Mabel Brazil loves to chat.
At 89 years old, and about to mark her 90th birthday on June 20, the Macclenny resident for the last 42 years has many stories to tell.
There’s how she met her husband of 65 years, the late Dallas Brazil, at 16 years old in the Springfield neighborhood of Jacksonville while roller skating around big rose garden.
“Him and his brother-in-law were sitting on a park bench just doing nothing,” she remembers. “We struck up a conversation and went from there. From there all the way to here.”
Then there’s the 10 years Ms. Brazil spent in a dance troupe, “The Charmers,” performing 1920s-era-flapper shows for woman’s clubs and other groups both here and in Georgia during the 1990s.
“One time we had back-to-back shows for five days,” she recalled.
Or how she and her husband moved to Baker County in 1970 following his retirement from the railroad. They later bought the College Street house where Ms. Brazil still resides, an historic structure built in 1901 and restored by her husband.
“He was a good husband, a good provider, a good moral person,” she said of Mr. Brazil. “He had a good reputation. He never did things like drinking and gambling that a lot of people do now. He was a good man.”
Ms. Brazil never sought a career, or even learned to drive. She sold her husband’s Buick after his death eight years ago. But she did work at a cigar factory and held other odd jobs.
“It was just whatever I wanted to do,” she said. “I was spoiled, I think.”
Entertaining others with song and dance has always excited Ms. Brazil, however. She remembers joining friends from the Woman’s Club on visits to local nursing homes and performing for residents.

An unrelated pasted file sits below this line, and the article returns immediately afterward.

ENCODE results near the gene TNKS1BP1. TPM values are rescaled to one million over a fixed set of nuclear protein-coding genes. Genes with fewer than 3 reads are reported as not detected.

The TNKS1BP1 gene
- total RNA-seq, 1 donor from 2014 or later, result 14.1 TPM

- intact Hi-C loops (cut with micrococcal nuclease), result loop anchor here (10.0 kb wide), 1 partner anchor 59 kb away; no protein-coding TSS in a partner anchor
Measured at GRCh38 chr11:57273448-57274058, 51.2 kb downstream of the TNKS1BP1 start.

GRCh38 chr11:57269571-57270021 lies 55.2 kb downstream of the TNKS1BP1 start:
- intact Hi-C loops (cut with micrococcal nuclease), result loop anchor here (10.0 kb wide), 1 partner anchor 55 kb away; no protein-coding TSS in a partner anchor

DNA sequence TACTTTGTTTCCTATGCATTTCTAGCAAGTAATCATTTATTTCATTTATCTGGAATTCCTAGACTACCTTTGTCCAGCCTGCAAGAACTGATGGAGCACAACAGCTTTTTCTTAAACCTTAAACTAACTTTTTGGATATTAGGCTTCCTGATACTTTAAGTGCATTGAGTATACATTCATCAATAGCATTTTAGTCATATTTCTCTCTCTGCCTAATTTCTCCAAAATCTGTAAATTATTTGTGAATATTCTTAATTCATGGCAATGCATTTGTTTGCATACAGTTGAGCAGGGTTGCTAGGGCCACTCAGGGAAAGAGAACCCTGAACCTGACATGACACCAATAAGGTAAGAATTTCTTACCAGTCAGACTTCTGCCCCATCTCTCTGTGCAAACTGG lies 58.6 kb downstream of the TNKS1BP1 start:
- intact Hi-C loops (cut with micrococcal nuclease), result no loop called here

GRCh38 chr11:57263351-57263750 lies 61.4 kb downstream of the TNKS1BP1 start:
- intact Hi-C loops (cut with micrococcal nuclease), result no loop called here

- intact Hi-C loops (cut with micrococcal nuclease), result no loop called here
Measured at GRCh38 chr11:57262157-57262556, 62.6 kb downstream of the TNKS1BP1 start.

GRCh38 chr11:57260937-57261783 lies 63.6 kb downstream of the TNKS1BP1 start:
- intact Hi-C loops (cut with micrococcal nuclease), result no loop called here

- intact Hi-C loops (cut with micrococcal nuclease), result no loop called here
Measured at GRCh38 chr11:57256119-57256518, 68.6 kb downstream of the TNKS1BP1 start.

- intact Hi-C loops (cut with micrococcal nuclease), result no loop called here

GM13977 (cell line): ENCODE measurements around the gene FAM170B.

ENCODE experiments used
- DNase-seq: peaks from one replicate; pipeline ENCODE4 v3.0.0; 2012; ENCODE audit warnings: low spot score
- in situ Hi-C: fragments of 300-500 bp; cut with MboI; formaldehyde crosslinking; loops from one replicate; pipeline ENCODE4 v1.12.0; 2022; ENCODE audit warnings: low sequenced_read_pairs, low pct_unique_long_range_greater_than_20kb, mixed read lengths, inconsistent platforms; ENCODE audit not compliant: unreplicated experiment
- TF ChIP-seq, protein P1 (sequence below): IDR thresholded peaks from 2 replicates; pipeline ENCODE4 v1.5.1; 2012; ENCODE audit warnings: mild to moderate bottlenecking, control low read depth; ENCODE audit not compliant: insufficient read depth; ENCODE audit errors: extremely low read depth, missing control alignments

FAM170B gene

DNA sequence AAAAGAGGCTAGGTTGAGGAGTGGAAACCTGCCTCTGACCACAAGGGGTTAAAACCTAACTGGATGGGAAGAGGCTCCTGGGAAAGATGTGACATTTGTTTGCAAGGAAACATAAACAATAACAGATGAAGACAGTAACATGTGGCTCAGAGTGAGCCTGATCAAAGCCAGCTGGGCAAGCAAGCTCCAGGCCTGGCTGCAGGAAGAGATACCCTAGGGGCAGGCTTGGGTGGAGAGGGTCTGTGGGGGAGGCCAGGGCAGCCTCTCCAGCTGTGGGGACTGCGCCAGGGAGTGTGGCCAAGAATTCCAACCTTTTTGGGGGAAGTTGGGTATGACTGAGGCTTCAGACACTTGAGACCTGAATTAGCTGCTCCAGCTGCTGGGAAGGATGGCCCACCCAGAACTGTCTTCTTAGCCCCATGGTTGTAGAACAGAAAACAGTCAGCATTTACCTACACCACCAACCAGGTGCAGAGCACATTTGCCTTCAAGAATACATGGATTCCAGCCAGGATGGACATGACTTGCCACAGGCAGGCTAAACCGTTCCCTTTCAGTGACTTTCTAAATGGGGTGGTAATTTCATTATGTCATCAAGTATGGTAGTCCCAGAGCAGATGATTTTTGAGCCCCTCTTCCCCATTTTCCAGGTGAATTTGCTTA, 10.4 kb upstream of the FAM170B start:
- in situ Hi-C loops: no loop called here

“We had wonderful time,” she said. “Every Monday morning we would go to the nursing home. She (Faye Milton) would play the piano and we would sing. The residents would come into the dining room and we would have great fellowship with them.”
Ms. Brazil also lights up when she speaks of her only son, a former Secret Service agent now 70 years old, and how he met a handful of Presidents during his career in the federal government.
Since her husband’s death, Ms. Brazil has begun to slow down more and make other adjustments.
“If I feel good, I’ll go somewhere,” said Ms. Brazil. “If I don’t, you know, I just have to go with the way I feel. I have to turn down a lot of invitations to go places, and I don’t like that. I wish I could go.”
Her health is increasingly becoming an obstacle, particularly her two bad knees. She knows they can be replaced, but she doesn’t welcome the pain of surgery.
“It’s not been too good since I’ve gotten old and sick,” she said. “When I was able to go and do, I did a lot. I loved it after I got acquainted with people here.”
But despite her growing TV addiction, which Ms. Brazil laments, she still ventures out on occasion.
She said she enjoys playing bingo at the Council on Aging, shopping, sharing lunch with “the girls,” attending church at First Baptist of Macclenny and participating in Woman’s Club functions.
The club is throwing her a birthday party on Saturday, June 16 at the clubhouse at 3 pm. She tried to say no, but fellow club members insisted. And she’s looking forward to it.
“I am so much better in the last two weeks than I’ve been in a long time,” said Ms. Brazil. “I’m walking better, breathing better. My mind’s clearer.”
There’s no secret to longevity, she said, but living a clean life, being a moral person and being happy can go a long way.
“Nobody thinks I’m 90,” said Ms. Brazil. “At church, everywhere I go, they don’t think so … But no. There’s no secrets. It’s just good genes, I guess, and I just praise the Lord for it. He’s good and He’s blessed me in so many ways.”
In fact, her doctor once told her she’d live to be 100 years old. Ms. Brazil isn’t sure she wants to hit the century mark, but she’s hoping her hair dresser returns from vacation before her party on Saturday.